More than 150 people came to Hartford to share their thoughts on Common Core standards with state lawmakers Wednesday.
The controversial education standards were put into place in 2010 and most schools in Connecticut are in the process of implementing them.
But parents and teachers have been upset that they haven't been included in the process.
West Haven parent Jessica Chiong said her three elementary-aged kids come home from school frustrated.
"Specifically my older daughter, she has special needs, she has a math learning disability and she struggles," said Chiong.
She and other opponents of Common Core want the state to opt out.
"I'm not quite sure how you would do it," said Stephen Cullinan, superintendent of Ellington Schools.
Before Wednesday's legislative hearing, Cullinan and other administrators stood in support of Common Core. Cullinan said reversing course now would hurt students more.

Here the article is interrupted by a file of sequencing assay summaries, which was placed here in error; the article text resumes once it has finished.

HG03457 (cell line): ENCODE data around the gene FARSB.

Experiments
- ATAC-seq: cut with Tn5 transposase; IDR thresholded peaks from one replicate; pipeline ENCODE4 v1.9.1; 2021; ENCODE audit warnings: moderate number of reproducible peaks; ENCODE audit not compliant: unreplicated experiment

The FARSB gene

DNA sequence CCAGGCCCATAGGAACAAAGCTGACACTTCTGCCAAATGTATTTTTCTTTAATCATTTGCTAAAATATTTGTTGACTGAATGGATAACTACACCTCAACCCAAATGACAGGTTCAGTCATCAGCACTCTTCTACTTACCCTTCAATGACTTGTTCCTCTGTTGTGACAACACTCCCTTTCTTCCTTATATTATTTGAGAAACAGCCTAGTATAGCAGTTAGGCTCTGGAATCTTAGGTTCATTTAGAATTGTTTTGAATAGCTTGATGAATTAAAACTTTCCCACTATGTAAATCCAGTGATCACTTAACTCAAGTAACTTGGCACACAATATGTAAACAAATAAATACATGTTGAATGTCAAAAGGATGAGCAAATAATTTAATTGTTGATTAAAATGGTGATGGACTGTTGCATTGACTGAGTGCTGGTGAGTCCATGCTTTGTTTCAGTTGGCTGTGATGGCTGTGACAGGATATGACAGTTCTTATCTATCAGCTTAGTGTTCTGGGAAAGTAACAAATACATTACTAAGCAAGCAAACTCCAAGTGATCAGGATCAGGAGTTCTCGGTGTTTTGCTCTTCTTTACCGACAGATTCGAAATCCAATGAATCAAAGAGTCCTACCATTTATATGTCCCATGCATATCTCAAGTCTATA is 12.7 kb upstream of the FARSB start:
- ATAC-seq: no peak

"That creates confusion," said Cullinan. "The exact opposite of what we're trying to do."
State lawmakers spent more than six hours listening to concerns.
Parents and teachers said they've had little input throughout the process, prompting a movement at the State Capitol to slow down Common Core's implementation.
"We need to be responsive to those who we represent," said Rep. Larry Cafero, Republican Leader of the House of Representatives. "We need to listen to their concerns and at this stage we, as a legislature do need to get involved."
Gov. Dannel Malloy is putting together his own Common Core task force to examine the rollout.
The task force includes 25 members, 12 of whom are teachers.
For two years, the state will also hold off on linking the new teacher evaluation system to the Common Core standards, State Education Commissioner Stefan Pryor told the Education Committee on Wednesday.